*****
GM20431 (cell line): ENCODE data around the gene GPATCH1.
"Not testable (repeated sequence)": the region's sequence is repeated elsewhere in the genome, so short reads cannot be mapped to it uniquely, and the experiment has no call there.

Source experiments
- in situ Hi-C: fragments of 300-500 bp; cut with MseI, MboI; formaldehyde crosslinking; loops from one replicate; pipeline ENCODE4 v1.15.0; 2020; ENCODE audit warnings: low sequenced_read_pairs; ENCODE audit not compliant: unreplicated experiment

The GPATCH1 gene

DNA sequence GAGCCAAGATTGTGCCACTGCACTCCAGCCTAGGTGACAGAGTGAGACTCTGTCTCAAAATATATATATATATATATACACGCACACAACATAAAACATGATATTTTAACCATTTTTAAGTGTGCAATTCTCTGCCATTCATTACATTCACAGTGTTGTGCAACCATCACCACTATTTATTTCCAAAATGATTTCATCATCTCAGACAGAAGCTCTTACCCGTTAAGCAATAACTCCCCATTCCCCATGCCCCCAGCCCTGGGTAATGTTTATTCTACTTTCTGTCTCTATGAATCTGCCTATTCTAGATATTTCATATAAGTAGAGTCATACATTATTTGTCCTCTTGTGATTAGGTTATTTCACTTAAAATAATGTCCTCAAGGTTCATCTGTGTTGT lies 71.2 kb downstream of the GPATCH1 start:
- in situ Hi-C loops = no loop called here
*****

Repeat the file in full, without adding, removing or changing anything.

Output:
GM20431 (cell line): ENCODE data around the gene GPATCH1.
"Not testable (repeated sequence)": the region's sequence is repeated elsewhere in the genome, so short reads cannot be mapped to it uniquely, and the experiment has no call there.

Source experiments
- in situ Hi-C: fragments of 300-500 bp; cut with MseI, MboI; formaldehyde crosslinking; loops from one replicate; pipeline ENCODE4 v1.15.0; 2020; ENCODE audit warnings: low sequenced_read_pairs; ENCODE audit not compliant: unreplicated experiment

The GPATCH1 gene

DNA sequence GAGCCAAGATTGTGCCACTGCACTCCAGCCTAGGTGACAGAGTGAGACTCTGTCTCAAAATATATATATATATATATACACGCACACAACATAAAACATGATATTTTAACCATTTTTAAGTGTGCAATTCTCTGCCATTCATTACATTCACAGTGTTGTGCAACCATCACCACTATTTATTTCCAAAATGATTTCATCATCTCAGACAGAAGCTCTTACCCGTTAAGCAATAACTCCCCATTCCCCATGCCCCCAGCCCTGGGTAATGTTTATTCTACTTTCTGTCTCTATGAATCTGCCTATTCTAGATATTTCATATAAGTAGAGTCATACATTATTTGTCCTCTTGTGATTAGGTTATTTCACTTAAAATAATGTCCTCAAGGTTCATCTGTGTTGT lies 71.2 kb downstream of the GPATCH1 start:
- in situ Hi-C loops = no loop called here